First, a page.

Netflix’s City of Ghosts uses spirits as a gateway to a city’s history

City of Ghosts is a children’s animated TV show created for Netflix by Los Angeles-born Elizabeth Ito.

The show centers around a bunch of kids who form a Ghost club to solve supernatural mysteries that lead them to learn about the history of their city, LA. The show is presented in a documentary style. Serious investigators have to record their findings after all.

The stories, though fictional, are drawn from real events that shaped the city. It’s an interesting way to look at the supernatural and also to discover an area’s history in a vibrant way.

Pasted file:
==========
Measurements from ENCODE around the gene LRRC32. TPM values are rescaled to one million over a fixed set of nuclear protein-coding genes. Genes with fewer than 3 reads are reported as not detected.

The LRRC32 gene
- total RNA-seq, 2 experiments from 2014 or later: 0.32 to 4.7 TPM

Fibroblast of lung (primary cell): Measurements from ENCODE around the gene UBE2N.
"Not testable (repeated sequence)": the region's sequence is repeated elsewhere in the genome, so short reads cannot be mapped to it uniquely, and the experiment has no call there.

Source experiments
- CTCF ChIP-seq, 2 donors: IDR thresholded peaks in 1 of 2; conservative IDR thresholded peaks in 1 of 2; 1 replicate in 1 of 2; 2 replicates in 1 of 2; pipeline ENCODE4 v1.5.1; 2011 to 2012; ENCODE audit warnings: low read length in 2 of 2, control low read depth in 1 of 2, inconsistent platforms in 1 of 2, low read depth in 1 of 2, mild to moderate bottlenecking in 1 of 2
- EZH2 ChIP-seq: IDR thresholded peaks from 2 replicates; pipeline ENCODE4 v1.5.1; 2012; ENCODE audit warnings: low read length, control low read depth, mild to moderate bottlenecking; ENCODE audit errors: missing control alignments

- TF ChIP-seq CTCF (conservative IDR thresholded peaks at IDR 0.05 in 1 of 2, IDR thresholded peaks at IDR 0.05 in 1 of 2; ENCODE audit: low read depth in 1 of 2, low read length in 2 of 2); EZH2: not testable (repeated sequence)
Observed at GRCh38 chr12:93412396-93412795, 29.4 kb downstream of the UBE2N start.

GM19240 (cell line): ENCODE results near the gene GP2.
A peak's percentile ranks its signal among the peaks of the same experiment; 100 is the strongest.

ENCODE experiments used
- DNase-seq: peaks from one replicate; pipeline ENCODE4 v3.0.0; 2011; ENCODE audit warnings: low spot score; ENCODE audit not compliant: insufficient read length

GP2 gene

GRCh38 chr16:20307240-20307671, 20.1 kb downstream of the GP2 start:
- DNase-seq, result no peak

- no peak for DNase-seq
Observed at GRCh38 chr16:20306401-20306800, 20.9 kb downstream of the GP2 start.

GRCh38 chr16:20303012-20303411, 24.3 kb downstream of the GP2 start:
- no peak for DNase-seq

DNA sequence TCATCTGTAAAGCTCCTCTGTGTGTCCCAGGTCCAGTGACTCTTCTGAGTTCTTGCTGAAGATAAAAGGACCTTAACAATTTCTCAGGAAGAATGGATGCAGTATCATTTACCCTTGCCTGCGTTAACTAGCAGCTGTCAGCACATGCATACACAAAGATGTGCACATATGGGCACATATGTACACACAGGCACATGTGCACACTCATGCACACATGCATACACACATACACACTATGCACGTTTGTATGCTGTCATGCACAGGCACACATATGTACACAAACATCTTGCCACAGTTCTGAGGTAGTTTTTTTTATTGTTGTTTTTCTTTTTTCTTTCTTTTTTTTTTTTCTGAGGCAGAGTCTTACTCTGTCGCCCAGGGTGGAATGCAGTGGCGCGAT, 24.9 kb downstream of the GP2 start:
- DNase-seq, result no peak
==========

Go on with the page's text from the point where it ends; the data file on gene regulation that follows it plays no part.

The ghosts in the series have different personalities that explain their “ghostlike” behavior. What looks like an unsettling haunting, for example, is usually a ghost wanting something simple, such as making tempura properly or someone to listen to their drumming.

Though most of them appear as cute white puffs of smoke, as the series progresses, the audience is treated to variations of the puffy white cloud, as well as cultural spirits who were never human, and who aren’t native to LA.

The show is a charming love letter to LA and the people and cultures and movements who have helped shape it.

It also offers a way of looking at a place that haunted tour operators have known since the industry began: the best way to get to know a place’s history is to talk to its dead.

Screenshot from Netflix webpage


Yvette Natalie U. Tan is a multi-awarded author of horror fiction and the Agriculture section editor of Manila Bulletin.